The Government Institutions Pension Fund (GIPF) has received an unsolicited proposal from one its asset managers seeking financial backing for its plans to acquire Schwenk Namibia (Pty) Ltd, the company which owns and operates the Ohorongo Cement factory.
The cement company is now back on the market after the Namibia Competition Commission (NaCC) this month blocked West China Cement Limited from acquiring the business for N$1.5 billion citing the proposed acquisition could be uncompetitive since West China Cement Limited is a majority shareholder in Cheetah Cement, a move which could enable possible collusion and price fixing to the detriment of consumers.
The move by the asset manager to acquire the cement maker backed by the cash rich fund manager could, however, face hurdles as the acquisition does not fall within its investment mandate.
“The Government Institution Pension Fund (GIPF) received a request from one of its Asset Managers expressing an interest to invest in the acquisition of Ohorongo Cement. However, considering that the GIPF is governed subject to NAMFISA regulations, we have advised the said Asset Manager to observe the applicable provisions of the regulations,” GIPF Chief Executive Officer, David Nuyoma said.
The fund, without ruling out its interest in the investment said, “the GIPF remains committed to invest in viable ventures within its investment policy and in accordance with the relevant legislative and regulatory framework. Furthermore, business transactions will only be considered after well-researched business cases have been presented. All the necessary due processes will also have to be followed.”
The interest by local buyers to acquire Ohorongo comes as the Industrial Development Corporation of South Africa Ltd (IDC) which holds a 14.27 percent stake in the cement maker confirmed to the Windhoek Observer its intention to exit the business.
“IDC remains a willing seller of its shares in Ohorongo at a fair market price, which will be acceptable,” IDC spokesperson, Chimwemwe Mwanza told the Windhoek Observer.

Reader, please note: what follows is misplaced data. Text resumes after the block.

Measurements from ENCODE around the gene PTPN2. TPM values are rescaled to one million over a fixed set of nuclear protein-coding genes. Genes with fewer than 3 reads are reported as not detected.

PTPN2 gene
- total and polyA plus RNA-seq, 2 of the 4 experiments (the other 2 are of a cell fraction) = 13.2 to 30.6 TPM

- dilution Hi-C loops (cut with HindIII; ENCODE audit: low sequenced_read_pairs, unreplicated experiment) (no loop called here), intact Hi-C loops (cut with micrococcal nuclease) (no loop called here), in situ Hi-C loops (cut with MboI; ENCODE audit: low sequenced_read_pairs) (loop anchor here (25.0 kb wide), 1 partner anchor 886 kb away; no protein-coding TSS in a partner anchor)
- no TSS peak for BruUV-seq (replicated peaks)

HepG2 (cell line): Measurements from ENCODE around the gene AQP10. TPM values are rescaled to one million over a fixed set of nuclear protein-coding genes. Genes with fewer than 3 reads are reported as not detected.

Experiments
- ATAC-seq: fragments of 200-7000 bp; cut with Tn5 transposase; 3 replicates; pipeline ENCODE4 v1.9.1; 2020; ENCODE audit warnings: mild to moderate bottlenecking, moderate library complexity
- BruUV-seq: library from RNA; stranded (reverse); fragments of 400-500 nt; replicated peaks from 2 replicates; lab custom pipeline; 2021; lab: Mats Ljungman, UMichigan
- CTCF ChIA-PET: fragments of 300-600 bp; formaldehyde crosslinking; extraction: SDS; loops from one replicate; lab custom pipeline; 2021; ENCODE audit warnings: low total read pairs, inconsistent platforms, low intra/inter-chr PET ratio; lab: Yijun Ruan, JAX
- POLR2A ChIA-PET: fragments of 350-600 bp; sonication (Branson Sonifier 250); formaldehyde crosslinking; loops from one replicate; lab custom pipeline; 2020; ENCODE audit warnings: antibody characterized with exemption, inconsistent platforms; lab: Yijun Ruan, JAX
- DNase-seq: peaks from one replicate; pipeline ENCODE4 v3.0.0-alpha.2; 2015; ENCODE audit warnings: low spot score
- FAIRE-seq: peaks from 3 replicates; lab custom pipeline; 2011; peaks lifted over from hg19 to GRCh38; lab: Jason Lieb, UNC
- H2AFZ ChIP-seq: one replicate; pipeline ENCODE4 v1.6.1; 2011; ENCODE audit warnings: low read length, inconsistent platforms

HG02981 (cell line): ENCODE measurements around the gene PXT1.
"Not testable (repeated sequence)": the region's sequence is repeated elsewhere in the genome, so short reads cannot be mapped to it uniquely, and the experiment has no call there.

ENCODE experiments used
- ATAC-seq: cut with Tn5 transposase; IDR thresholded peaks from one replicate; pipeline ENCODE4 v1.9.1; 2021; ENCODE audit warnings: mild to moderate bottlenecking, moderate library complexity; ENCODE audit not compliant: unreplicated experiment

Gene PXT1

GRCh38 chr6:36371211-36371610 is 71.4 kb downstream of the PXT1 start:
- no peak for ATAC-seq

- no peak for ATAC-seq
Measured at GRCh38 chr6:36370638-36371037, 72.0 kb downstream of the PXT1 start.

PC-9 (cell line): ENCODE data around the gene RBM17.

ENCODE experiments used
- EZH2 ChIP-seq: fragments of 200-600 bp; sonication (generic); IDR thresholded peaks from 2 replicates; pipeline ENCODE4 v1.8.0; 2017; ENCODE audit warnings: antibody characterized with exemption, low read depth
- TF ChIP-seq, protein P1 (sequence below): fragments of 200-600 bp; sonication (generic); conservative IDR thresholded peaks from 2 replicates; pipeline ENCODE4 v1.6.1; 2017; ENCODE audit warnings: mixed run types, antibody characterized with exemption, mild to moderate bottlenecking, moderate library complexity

Quizzed if the organization had supported the recent efforts to dispose the company to West China Cement, he said, “IDC remains committed to Ohorongo. Further to this and in support of Namibia’s indigenisation program, it is our view that the locals (Namibians) should hold a considerable shareholding in Ohorongo. IDC, in consultation with other minority shareholders, have always explored opportunities aimed at achieving this objective. Given the current economic climate in Namibia and the value and size of the of the Scwhenk Namibia shares in Ohorongo, it has proven difficult to procure a local (Namibian) sale of these shares. This has resulted in outside/foreign interests taking up this space.”
This comes as it emerged companies such as Stimulus Investments and government owned Epangelo Mining had previously shown interest in acquiring the business two years ago but withdrew their offers.
“That was not part of the current transaction but some years back when the IDC of South Africa wanted to sell its shares in the business and offered us to buy their shares. We could not get audited financial statements from Ohorongo and that’s why we did not proceed with the arrangement,” CEO of Epangelo Mining, Eliphas Hawala said.
Asked if the company will be interested in the business now that it’s back on the market, he said, “that’s something for the board to decide.”
Ohorongo Cement Spokesperson, Frankleen Alberts said the NaCC decision will not impact the operations of the company.
“At Ohorongo, it will remain business as usual. Our focus remains on product quality and excellent service delivery,” she said.
On whether an appeal will be lodged against the NaCC decision she said, “Ohorongo cannot comment on behalf of the buyer and seller and can only refer you to Schwenk Zement International and West China Cement in this regard.”